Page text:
Traveling monks work on a sand mandala at Lake Street Church in Evanston, Illinois.

Tibetan monks on tour in US as China continues to restrict religion in Tibet

Sacred Nation

A group of Tibetan Buddhist monks, living in exile in India, are doing a “sacred arts tour” this month in the US. They’re demonstrating an ancient artistic and spiritual practice, creating big, colorful sand mandalas. They say Buddhist traditions like this are under threat because of Chinese government policies in their historic homeland of Tibet.

Exile Tibetan booth officials look at a green book, a necessary document for Tibetans to vote, during the second and final round of voting to elect their parliamentarians and the leader of the Central Tibetan Administration

Tibetans in exile elect a new president

Young boy holds Tibet flag at independence protest.

Policy or discrimination? UMass Amherst student prevented from carrying Tibetan flag at graduation.

Chinese police patrolled outside Johkhang Monastery in the capital of the Tibet Autonomous Region of China in March 2014. Security forces always go on high alert around the sensitive March 10th anniversary.

In Tibet, bloggers post at their own risk

Global Politics
Gyaltsen Norbu (R), the 11th Panchen Lama, speaks with a delegate ahead of the opening of the third plenary meeting of Chinese People's Political Consultative Conference (CPPCC) at the Great Hall of the People in Beijing, March 11, 2015.

Chinese Communists to Dalai Lama: You can’t die. You’re immortal.

Here is the Dalai Lama not meeting with President Obama on February 5, 2015, in Washington. Instead, he is shaking hands with Valerie Jarrett, a senior advisor to the US president.

Meeting with the Dalai Lama can come with a price

Global Politics

President Obama welcomed the Dalai Lama to a national prayer breakfast this morning in Washington. China is not happy about it. But will Beijing try to exact real punishment?

Protesters stand behind a photo of a victim of self-immolation during a 2012 march in New York City in support of Tibet.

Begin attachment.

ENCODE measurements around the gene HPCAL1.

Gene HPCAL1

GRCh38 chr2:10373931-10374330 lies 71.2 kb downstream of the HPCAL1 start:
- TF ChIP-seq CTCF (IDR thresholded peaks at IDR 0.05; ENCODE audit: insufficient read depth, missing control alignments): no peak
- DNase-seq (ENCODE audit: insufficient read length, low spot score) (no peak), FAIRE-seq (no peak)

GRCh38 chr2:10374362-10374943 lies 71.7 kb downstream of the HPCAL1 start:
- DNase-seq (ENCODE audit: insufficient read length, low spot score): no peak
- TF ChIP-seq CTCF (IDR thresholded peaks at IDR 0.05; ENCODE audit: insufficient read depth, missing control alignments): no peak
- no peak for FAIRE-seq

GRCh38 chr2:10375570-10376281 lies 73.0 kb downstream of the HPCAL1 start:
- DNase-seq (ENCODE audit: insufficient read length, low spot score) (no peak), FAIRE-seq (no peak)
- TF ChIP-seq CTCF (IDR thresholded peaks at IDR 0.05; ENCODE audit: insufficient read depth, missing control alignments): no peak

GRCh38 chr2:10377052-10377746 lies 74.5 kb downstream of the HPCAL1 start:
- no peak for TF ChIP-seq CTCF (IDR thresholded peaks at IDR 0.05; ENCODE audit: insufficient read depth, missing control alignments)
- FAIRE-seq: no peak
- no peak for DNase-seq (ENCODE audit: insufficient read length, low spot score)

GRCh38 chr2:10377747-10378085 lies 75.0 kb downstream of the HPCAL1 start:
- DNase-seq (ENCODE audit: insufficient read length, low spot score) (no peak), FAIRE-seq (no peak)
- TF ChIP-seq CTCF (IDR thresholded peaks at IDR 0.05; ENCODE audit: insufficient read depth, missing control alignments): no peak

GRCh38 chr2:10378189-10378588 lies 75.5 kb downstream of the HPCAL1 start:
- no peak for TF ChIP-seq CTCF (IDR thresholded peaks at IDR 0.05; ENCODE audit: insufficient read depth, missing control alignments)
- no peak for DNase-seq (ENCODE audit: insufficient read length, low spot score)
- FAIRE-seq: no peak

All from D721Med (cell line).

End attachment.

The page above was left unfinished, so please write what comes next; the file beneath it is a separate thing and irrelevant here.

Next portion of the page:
A prominent Tibetan activist thinks Facebook deleted her post to cozy up to China


Beijing-based Tsering Woeser has been documenting Tibetan self-immolation protests online for the past few years. But she says Facebook has now deleted one of her posts, and not for the reasons of graphic content that they’ve given her.

China highlands

A new book documents China’s exploitation of Tibet’s natural resources


The recent agreement between the US and China to reduce greenhouse emissions made headlines — and rightly so. It was a big step for both nations. But, striking a balance between environmental protection and economic ascendance is much more complicated than that. In China especially, it seems, for every step forward, there are often two steps back. Its actions in Tibet are a prime example, according to a newly-published book.

Supporters of the Dorje Shugden tradition in Tibetan Buddhism are behind a concerted protest campaign against the Dalai Lama, who spoke in downtown Boston on Thursday.

Breakaway Buddhists take aim at the Dalai Lama


The Dalai Lama prohibits his followers from praying to what he considers the malevolent deity of Dorje Shugden. But adherents of this practice, many of them western converts, say the Tibetan religious leader is guilty of persecution.

American radio journalist Jocelyn Ford and Tibetan migrant Zanta are the main characters in “Nowhere to Call Home.”

Prejudice, exclusion and sexism is all part of life for a Tibetan migrant in Beijing


American reporter Jocelyn Ford only set out to snag some contact in inaccessible Tibet. Instead, when she sat down to talk to a Tibetan woman named Zanta, she ended up as part of her own story, experiencing Zanta’s struggles and the deeply-ingrained sexism of Tibetan society.